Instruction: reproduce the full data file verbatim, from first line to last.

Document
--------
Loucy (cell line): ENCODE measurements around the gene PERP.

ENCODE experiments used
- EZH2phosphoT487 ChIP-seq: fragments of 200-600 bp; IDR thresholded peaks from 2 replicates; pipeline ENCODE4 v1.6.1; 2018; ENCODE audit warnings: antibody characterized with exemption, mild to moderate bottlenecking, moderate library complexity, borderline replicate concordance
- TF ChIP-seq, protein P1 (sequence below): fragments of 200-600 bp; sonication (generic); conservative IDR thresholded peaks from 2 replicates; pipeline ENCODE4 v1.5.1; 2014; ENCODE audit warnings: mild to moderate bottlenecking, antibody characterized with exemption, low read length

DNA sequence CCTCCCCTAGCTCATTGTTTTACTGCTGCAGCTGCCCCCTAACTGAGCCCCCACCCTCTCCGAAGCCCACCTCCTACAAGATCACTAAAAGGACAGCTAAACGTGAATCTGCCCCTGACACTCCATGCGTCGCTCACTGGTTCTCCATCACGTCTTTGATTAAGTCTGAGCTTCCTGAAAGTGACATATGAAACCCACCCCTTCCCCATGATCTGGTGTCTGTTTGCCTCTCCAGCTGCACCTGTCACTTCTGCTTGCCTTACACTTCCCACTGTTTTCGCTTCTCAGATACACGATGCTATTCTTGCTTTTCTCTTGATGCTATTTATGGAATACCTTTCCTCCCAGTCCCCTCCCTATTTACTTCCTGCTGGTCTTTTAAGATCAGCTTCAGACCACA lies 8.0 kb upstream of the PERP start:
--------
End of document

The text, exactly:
Loucy (cell line): ENCODE measurements around the gene PERP.

ENCODE experiments used
- EZH2phosphoT487 ChIP-seq: fragments of 200-600 bp; IDR thresholded peaks from 2 replicates; pipeline ENCODE4 v1.6.1; 2018; ENCODE audit warnings: antibody characterized with exemption, mild to moderate bottlenecking, moderate library complexity, borderline replicate concordance
- TF ChIP-seq, protein P1 (sequence below): fragments of 200-600 bp; sonication (generic); conservative IDR thresholded peaks from 2 replicates; pipeline ENCODE4 v1.5.1; 2014; ENCODE audit warnings: mild to moderate bottlenecking, antibody characterized with exemption, low read length

DNA sequence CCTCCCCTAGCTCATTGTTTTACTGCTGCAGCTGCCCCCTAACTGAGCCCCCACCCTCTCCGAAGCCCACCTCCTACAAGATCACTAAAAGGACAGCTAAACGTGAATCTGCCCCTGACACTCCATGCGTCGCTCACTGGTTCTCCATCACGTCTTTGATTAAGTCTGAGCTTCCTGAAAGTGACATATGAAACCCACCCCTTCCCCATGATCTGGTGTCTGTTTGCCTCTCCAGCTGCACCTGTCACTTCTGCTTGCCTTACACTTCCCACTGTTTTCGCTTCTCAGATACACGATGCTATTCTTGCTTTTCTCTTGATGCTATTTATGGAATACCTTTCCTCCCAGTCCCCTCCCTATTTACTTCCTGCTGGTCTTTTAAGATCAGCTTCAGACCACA lies 8.0 kb upstream of the PERP start: